Not so long ago, female-led kitchens in Los Angeles were so common as to seem almost unremarkable, and the era when the best restaurants were presided over by the likes of Nancy Silverton, Suzanne Goin, Evan Kleiman, Dominique Crenn, Lydia Shire, Mary Sue Milliken, Susan Feniger, Suzanne Tracht, Odette Fada, Sossi Brady, Monique King, Xiomara Ardolina, Genet Agonafer and Josie Le Balch, among so many others, was among the greatest in the history of American cooking. The history of new California cooking to a certain point was the story of women’s cooking in the state, and a chefs’ cookbook shelf without the works of Kleiman, Goin, Alice Waters and Judy Rogers is not really a shelf at all. The inexcusable #MeToo transgressions in local kitchens are undoubtedly as bad in Los Angeles as they have been everywhere else. But with the ascendance of chefs like Niki Nakayama, Roxana Jullapat, Jessica Largey, Dahlia Narvaez, Sarah Hymanson, Sarah Kramer, Nyesha Arrington and April Bloomfield, and countless women moving into important spots in restaurant infrastructures, a new, female-led era is dawning, and it’s about time.
Wait — wasn’t fermentation a trend last year, and maybe the year before that? Indeed, it was. But the idea has spread to such an extent that it may be difficult to be taken seriously as a chef in 2018 unless you have jars of pickles, casks of salted things and various kombucha-like slimes brewing in the back; and all the traditional sources of umami and developed tartness are starting to feel a bit clichéd. Did anybody in the food world think it was odd that chef Dave Beran may have delayed the opening of his restaurant Dialogue because his fermentations needed a bit of time to mature? They did not.
Los Angeles has boasted an enormous Israeli population since at least the 1980s, and parts of the Fairfax district, Pico-Robertson and the San Fernando Valley have always been thick with falafel stands and places to stop by for hummus, shakshuka and grilled meats. But with Yottam Ottolenghi’s cookbooks crowding out
Which is to say, the wave of A-list out-of-town chefs that began last fall with Dave Beran, Dominique Ansel and April Bloomfield is set to continue with restaurants from Daniel Humm, David Chang, Christina Tosi, Jessica Largey, Chad Robertson, Elizabeth Pruitt, Chris Bianco, Daniel Patterson (just to name the James Beard Award winners), as well as Mexico City’s Enrique Olvera.
Southern California is generally considered one of the most exciting places in the world to eat at the moment, with splendid produce, creative cooks and almost unimaginable diversity. What it has been lacking is the kind of swank, ultra-expensive dining rooms that tend to land on world’s-best lists or win three Michelin stars. This is changing: The small, exclusive Dialogue, Vespertine and Wolfgang Puck’s Rogue Experience all opened in the last several months, the truffle-intensive NoMad is set to open soon, and it will no longer be necessary to fly to New York for a $400 meal that doesn’t involve sushi. It’s progress, I guess.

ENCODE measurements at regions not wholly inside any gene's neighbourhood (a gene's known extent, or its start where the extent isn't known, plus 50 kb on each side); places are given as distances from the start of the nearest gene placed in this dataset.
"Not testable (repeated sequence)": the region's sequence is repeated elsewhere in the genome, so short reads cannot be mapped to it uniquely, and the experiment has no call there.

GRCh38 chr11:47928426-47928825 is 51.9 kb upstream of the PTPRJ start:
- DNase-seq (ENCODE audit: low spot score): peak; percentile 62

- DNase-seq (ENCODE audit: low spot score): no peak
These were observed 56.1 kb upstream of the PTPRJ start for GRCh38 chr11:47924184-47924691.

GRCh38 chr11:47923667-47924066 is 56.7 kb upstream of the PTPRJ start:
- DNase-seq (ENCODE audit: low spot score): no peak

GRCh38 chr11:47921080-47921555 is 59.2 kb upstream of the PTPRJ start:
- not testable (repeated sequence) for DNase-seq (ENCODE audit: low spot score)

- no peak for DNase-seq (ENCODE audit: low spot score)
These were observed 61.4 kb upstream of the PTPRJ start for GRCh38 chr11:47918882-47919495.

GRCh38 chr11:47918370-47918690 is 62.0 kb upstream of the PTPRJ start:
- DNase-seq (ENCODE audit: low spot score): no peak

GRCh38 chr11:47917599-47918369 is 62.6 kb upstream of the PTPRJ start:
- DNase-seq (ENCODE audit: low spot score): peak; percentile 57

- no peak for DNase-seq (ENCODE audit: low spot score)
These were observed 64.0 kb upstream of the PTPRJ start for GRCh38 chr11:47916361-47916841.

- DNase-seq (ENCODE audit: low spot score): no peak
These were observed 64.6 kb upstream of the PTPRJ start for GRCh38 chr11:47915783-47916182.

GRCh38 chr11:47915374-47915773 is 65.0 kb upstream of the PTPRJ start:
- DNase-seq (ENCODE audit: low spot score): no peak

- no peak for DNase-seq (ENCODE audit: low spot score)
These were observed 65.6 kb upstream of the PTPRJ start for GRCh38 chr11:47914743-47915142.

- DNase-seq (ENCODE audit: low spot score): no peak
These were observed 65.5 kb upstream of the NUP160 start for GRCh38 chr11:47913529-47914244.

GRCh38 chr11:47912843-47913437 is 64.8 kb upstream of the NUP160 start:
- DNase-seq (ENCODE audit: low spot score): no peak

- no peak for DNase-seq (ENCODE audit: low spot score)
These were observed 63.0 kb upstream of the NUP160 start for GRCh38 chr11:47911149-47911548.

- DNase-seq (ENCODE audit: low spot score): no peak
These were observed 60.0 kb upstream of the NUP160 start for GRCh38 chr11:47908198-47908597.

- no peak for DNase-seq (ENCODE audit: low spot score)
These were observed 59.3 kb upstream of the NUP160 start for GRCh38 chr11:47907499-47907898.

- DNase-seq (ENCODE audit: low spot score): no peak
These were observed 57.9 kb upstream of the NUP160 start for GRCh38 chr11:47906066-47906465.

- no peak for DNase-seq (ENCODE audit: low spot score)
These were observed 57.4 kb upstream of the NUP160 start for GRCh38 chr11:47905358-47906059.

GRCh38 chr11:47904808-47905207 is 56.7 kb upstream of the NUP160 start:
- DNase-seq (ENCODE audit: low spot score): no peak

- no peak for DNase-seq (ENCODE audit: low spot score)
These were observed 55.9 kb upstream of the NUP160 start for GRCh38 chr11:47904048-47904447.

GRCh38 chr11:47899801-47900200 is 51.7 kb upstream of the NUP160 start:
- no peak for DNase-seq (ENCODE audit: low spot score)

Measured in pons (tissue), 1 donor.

Hyperlocal agriculture has been with us a while. What’s new is the kitchen’s involvement in the agricultural process, not just supporting farms but also working with, even on the pocket farms, nurturing their ingredients from seed to plate.
Nouvelle French cuisine incorporated Japanese flavors and methods. What came to be known as fusion cooking depended a lot on the flavors of Chinese cooking. Whatever modern vernacular cooking in Los Angeles can be called now, it seems to be relying a bit on traditional Korean tastes and techniques, from the sourness of housemade kimchi to the smack of the hot pepper paste gochujang, sweet-savory soy sauce marinades, to reconstituted roots and greens, to the chewy, stinky glory of dried squid. You will find Korean influences in thoroughly un-Korean restaurants this year. And you will be the happier for it.
Restaurant tortillas used to mean one thing: tortillas. Pasty flour or leathery corn, but still unlovely prefab things tossed out by the dozen. Then there were handmade tortillas, which were still pretty bad, made from the ubiquitous Maseca flour, but were at least thick and warm. Now, largely because of the work by guys like Carlos Salgado, you can find truly fine tortillas at the best New-style Mexican restaurants, made from old-breed corn brought up from Michoacan or possibly from locally grown Sonora wheat, made to order and meted out sparingly like the precious things they are.
I can’t tell you whether this year’s blowout trend will involve charcoal-black soft-serve ice cream, chewy Thai-style ice milk rolls, plastic cups of what look like giant Trix soaked in liquid nitrogen, boxes of steamed cheesecake, cereal-milk lattes, cheese tea, lava-thick matcha, egg waffles that look like ’70s-mod acoustic tile, toasted kaya sandwiches or coconut-milk ice cream, but I can tell you that it will have popped up last year somewhere in Tokyo or Taiwan, and that by the time you get around to trying it, the craze will already be over.
The perfume of smoke has characterized local restaurant cooking at least since Wolfgang Puck put the grill at the center of the first Spago kitchen 35 years ago. Still, it seems as if two-thirds of new Los Angeles kitchen concepts at the moment involve blazing wood, from the Neapolitan pizza craze to the medieval fire pits at Gwen to the infernos at the heart of the Hearth & Hound — and even in the San Gabriel Valley, where Uygher-style lamb skewer restaurants are creeping up on the late-night dominance of Sichuan hot-pot parlors.